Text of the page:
Let's recap first.
My initial rather modest claim was that the philosophy of science could at least have a peripheral role that when scientists with to discuss things like reductionism with respect to their scientific work then philosophy can help define terms and suggest provisional hypotheses with respect to them. I gave two examples of this.
Some suggested that scientists never discuss things like reductionism so I gave an example of two significant scientists, Ernst Mayr and Steven Weinberg debating reductionism in the pages of Nature. I also gave other examples of Steven Weinberg discussing reductionism and saying that it was an important concept in science.
So I think it is safe to say that my first claim is reasonably supported. Note that if you are going to say that Weinberg and Mayr are wrong and that the concept of reductionism has no importance to science, then you are also engaging in a discussion about reductionism and science and you would also be in need of a definition of a term which has a wide range of meanings.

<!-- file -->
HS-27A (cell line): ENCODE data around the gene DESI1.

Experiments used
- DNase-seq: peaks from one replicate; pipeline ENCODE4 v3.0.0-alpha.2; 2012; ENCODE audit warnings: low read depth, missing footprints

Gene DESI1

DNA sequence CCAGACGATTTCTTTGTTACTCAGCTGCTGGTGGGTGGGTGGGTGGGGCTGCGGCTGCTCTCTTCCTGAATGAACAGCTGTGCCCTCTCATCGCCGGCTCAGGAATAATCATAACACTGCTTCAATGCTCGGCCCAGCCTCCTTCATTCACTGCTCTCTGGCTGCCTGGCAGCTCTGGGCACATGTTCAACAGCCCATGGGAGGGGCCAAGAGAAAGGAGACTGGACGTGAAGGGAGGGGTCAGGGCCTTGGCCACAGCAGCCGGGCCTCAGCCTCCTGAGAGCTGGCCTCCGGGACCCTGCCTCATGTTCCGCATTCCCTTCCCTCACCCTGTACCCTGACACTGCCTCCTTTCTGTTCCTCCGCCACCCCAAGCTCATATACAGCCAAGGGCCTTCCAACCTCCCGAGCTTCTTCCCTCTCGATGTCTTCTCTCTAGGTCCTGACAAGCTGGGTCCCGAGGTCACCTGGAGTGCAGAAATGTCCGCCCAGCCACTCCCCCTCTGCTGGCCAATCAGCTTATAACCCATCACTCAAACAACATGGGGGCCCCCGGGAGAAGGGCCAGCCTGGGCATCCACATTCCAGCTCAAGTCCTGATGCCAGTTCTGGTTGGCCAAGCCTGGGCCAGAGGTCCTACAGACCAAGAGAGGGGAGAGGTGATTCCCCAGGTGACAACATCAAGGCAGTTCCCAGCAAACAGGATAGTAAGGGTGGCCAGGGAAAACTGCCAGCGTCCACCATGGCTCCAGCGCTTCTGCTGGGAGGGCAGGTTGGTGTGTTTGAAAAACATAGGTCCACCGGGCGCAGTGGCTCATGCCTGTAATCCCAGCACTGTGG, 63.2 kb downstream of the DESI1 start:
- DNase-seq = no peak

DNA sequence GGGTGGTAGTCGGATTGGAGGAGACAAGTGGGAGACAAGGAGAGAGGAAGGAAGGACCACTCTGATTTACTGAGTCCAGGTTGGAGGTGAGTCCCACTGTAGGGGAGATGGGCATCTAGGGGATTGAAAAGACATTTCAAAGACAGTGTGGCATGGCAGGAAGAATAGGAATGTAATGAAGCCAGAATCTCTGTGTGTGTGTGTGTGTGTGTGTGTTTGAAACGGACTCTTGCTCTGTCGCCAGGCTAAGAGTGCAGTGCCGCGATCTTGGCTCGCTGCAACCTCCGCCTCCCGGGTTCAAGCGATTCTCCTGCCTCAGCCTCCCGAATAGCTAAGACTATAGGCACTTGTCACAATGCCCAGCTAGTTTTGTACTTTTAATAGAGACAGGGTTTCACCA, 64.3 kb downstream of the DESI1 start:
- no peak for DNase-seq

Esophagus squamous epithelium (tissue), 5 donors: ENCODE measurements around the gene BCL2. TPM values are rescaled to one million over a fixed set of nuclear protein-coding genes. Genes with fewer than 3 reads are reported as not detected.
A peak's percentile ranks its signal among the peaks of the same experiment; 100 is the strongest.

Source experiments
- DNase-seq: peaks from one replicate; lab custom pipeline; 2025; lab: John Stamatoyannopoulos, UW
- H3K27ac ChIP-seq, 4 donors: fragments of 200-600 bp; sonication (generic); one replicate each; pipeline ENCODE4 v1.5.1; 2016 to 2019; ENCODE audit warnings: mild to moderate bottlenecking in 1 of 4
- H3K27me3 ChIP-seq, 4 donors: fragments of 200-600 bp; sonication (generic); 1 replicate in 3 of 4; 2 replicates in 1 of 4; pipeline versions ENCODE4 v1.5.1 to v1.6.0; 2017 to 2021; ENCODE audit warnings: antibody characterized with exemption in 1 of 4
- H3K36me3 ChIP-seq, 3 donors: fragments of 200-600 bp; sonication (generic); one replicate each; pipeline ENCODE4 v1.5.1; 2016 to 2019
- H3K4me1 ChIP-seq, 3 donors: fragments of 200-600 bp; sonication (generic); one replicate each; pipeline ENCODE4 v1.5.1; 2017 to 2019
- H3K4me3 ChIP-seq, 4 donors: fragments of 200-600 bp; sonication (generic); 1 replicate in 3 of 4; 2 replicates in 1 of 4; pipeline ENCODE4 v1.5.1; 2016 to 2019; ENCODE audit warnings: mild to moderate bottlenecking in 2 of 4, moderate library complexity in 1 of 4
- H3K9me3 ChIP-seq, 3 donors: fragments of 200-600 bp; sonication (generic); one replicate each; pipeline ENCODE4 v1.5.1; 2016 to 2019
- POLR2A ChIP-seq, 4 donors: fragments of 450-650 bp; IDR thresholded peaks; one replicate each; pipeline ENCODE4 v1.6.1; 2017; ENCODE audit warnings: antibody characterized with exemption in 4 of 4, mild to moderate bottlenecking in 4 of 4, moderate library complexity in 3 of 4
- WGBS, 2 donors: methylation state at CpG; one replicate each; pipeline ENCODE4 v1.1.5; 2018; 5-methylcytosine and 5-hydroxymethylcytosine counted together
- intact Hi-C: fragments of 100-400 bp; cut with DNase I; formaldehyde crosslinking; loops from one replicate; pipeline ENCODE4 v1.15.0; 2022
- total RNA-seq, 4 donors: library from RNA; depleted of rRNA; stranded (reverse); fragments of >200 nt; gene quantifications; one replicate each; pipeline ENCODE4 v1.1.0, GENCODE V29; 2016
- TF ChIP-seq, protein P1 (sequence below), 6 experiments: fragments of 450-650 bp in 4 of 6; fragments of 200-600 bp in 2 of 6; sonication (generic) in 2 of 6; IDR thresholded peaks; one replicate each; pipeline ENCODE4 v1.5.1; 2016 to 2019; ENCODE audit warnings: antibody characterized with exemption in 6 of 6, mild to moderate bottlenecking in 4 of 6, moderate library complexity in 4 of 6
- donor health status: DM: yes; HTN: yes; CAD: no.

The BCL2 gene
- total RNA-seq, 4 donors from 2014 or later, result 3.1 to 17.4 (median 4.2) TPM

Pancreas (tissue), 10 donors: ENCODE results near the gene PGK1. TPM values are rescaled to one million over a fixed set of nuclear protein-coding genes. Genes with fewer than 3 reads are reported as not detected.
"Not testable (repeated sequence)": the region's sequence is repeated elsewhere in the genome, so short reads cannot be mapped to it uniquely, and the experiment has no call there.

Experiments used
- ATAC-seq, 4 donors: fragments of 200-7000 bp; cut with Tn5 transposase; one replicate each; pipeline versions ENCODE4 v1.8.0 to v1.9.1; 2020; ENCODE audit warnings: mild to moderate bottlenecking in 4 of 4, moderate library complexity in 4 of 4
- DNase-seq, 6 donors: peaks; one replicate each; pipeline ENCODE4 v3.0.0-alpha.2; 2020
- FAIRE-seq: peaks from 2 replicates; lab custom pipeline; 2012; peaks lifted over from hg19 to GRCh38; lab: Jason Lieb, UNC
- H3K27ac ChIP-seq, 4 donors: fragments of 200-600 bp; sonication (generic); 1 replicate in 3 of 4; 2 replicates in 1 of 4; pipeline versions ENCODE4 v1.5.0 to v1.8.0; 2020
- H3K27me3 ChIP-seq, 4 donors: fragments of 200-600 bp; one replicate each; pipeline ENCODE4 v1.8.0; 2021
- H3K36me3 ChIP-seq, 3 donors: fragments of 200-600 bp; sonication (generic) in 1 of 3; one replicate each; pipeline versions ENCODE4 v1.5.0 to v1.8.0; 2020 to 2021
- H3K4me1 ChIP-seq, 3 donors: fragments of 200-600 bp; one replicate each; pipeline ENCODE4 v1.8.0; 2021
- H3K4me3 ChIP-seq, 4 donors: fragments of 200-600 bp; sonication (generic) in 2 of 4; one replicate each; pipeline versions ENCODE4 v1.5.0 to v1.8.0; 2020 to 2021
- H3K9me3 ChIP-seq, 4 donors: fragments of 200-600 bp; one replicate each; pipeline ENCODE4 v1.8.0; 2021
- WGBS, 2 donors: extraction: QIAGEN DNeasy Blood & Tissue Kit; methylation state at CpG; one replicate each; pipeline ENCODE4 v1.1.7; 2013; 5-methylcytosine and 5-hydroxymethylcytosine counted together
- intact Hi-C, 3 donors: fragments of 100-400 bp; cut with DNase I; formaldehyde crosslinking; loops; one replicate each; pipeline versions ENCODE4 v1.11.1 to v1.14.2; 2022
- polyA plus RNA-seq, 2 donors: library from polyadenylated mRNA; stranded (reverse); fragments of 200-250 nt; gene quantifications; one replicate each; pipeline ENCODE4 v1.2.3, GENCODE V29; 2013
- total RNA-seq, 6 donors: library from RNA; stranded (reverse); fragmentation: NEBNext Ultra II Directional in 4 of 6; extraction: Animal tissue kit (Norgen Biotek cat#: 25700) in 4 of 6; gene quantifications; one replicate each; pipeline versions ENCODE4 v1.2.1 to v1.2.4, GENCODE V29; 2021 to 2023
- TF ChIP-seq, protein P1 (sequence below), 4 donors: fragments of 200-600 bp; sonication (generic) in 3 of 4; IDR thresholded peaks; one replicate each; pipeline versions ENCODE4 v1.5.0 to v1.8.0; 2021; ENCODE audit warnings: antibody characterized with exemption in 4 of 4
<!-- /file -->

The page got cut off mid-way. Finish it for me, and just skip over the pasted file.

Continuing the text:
My second claim was that the philosophy of science is part and parcel of the scientific method and I was asked to expand.
I chose to give the example of the debate between the major physicists involved in the development of quantum physics - Einstein, Schrodinger, Bohr and others. I showed that this was a) a philosophical debate in the strictest sense of the word and b) was influential in the way the theory developed.
Again I think the case has been reasonably made for my second claim, I haven't heard any substantial objections to that argument.
Finally I was asked to substantiate a claim that I hadn't made, which is slightly unusual but since I know of at least one hypothesis where the scientist who formulated them explicitly says that an alteration in an accepted definition in the philosophy of science was necessary for this to happen, so I will do that in my next post.